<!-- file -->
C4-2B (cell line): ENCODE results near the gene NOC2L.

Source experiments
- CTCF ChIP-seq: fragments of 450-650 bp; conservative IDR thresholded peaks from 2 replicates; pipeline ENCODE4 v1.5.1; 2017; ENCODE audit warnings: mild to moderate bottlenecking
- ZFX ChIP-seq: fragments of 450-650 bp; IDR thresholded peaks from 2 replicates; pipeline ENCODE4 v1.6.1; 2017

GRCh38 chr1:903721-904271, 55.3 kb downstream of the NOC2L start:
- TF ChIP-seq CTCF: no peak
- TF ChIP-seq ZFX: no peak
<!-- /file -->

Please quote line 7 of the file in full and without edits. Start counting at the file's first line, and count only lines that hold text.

- TF ChIP-seq ZFX: no peak